29. Selaginella lepidophylla (Hooker & Greville) Spring in Martius et al., Fl. Bras. 1(2): 126. 1840.
Lycopodium lepidophyllum Hooker & Greville, Icon. Filic. 2(9): 162. 1830
Plants terrestrial or on rock, forming rosettes. Main (central) stem spirally compact, branched, branches 2--3-forked, prostrate, flat when moist, curling inward when dry (ball-like), not articulate, weakly puberulent. Rhizophores borne on upperside of stems, restricted to basal part of rosette, 0.3--0.5 mm diam. Leaves thick and stiff. Lateral leaves yellow to reddish on abaxial surface, green on adaxial surface, overlapping, ascending, deltate to deltate-ovate, 2--2.2 X (1--)1.7--1.8 mm; base nearly cordate, pubescent; margins transparent, ciliate toward base, dentate to ciliate toward apex; apex rounded. Median leaves broadly ovate, 1.5--1.7 X 1.4--1.5 mm; base nearly cordate to truncate, pubescent; margins transparent, ciliate toward base, dentate to ciliate toward apex; apex abruptly acuminate (short-cuspidate) to obtuse. Strobili solitary, 3--12 mm; sporophylls monomorphic, deltate-ovate, slightly keeled, keel not dentate, base pubescent, margins transparent, short-ciliate at base, denticulate toward apex, apex acuminate to acute.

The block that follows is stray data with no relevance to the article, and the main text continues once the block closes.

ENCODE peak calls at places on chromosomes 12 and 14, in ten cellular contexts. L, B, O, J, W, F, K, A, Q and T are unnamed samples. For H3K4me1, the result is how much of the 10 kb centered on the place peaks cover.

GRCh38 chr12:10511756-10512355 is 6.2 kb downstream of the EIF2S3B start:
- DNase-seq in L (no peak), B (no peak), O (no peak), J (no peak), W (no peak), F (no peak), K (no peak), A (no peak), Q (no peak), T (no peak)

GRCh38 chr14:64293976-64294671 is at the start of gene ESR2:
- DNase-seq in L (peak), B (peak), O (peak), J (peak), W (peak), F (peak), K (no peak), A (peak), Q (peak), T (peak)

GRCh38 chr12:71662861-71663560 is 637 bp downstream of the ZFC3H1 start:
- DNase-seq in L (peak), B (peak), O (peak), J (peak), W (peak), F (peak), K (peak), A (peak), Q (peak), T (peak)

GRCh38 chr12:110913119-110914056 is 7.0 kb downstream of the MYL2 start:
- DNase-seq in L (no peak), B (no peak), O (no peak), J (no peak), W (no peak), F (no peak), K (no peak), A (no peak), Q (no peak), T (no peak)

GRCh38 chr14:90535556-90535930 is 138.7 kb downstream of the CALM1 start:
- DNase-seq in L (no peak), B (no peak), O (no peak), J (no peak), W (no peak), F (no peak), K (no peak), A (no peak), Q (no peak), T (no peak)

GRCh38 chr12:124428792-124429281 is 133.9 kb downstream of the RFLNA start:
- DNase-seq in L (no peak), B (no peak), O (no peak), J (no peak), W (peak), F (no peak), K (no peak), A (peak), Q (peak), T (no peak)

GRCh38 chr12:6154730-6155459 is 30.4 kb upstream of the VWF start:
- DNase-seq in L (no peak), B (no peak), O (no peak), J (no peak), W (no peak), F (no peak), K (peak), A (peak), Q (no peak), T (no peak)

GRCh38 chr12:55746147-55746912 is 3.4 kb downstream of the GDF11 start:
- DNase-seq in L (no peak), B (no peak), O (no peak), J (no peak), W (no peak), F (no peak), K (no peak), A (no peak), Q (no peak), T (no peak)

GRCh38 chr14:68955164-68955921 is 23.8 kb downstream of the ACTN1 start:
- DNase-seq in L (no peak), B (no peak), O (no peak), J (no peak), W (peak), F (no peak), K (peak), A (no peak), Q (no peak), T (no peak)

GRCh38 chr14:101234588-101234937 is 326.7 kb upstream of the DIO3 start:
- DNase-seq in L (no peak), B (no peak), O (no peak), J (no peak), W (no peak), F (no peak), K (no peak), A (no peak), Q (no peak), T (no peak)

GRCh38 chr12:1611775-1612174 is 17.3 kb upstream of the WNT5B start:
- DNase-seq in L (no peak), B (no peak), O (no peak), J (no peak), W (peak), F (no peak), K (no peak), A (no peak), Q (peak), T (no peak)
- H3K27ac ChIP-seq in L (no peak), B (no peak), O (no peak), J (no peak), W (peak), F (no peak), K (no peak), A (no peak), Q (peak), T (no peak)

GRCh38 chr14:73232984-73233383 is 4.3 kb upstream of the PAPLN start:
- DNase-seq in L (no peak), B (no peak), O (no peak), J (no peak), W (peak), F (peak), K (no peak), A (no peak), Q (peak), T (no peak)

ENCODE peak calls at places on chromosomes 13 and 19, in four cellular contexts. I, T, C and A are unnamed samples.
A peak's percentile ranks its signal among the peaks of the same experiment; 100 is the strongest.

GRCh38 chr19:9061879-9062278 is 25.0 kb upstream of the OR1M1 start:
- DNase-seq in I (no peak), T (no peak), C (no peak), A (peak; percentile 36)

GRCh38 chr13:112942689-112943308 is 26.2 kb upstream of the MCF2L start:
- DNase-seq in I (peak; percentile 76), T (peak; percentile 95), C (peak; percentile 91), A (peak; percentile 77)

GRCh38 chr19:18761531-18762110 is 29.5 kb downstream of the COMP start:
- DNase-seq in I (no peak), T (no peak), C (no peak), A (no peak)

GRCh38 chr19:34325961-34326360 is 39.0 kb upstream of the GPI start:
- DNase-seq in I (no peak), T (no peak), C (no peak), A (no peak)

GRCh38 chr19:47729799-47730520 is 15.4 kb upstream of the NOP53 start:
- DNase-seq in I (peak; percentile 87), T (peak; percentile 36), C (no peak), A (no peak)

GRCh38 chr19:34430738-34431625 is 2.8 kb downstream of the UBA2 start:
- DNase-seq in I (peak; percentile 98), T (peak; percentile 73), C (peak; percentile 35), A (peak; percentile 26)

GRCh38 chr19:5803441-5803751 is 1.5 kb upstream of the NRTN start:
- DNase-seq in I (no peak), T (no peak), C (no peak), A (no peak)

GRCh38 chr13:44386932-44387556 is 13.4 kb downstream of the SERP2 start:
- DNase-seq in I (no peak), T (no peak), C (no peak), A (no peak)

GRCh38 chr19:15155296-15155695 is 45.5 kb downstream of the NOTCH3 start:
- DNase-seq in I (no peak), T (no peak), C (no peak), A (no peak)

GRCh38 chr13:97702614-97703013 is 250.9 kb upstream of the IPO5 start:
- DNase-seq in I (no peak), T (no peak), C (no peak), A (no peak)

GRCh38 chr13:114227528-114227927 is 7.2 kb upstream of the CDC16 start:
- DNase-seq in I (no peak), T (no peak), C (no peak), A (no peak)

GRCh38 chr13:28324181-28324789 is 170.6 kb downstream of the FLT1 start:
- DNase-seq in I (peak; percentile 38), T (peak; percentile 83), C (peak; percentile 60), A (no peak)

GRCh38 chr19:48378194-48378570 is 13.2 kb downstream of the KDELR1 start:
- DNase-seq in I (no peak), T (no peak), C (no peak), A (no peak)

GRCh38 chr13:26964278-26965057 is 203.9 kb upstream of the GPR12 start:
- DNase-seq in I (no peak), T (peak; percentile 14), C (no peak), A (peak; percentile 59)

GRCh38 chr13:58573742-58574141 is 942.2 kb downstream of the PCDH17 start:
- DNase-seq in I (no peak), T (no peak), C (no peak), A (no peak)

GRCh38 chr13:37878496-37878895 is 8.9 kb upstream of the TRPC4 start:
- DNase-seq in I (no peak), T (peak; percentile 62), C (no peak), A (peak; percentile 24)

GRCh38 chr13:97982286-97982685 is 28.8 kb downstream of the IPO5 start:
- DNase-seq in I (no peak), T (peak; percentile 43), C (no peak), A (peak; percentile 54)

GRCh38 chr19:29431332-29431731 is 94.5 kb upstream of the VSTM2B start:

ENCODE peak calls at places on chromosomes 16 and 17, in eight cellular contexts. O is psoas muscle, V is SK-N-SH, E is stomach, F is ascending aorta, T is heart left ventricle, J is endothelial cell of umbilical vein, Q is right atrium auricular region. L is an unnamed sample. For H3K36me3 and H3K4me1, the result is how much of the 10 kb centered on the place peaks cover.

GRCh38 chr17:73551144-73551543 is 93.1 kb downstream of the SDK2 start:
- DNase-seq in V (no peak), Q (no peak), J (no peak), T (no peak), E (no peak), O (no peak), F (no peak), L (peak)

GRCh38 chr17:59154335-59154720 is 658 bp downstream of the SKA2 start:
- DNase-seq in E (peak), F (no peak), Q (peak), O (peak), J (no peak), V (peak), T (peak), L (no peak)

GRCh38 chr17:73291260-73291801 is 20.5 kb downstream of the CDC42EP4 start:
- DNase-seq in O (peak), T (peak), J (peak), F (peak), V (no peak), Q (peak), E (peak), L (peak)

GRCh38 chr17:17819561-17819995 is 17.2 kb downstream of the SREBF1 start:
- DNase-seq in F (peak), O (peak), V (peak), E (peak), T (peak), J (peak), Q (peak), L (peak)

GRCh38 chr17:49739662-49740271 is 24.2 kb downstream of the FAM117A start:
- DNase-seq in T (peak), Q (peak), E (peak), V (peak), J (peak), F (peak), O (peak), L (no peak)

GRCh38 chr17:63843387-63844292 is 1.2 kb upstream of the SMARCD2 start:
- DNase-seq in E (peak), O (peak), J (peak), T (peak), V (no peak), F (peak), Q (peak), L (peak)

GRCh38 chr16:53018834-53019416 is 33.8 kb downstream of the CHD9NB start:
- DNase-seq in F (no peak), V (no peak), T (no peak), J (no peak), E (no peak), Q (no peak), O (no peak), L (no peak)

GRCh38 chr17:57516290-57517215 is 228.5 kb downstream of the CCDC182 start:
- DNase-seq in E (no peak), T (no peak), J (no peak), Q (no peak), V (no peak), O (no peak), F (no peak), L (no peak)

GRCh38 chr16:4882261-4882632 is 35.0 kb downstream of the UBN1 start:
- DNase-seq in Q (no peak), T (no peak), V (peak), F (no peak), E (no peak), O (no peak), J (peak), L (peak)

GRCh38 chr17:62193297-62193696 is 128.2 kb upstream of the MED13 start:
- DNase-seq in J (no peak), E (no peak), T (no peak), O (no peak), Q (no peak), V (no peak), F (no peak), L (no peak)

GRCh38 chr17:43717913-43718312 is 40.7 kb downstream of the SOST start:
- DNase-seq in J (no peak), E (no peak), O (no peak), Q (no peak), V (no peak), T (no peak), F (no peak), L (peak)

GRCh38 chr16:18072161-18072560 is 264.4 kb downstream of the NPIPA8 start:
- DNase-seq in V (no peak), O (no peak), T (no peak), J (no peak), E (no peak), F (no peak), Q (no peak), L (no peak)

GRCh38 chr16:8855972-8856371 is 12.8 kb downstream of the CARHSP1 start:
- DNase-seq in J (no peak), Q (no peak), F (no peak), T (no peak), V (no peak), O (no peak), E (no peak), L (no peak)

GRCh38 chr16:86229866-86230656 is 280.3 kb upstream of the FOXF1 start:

Dry places on rocky soil or on limestone talus; of conservation concern; 900--2000 m; N.Mex., Tex.; Mexico.
Selaginella lepidophylla is sold as a commonly grown house plant and is cultivated in greenhouses. When dry, lateral branches of desiccated plants curl inward; upon rehydration, they uncurl and resume normal growth, even after years of being dry. Among the species in the flora, it is allied to S . pilifera .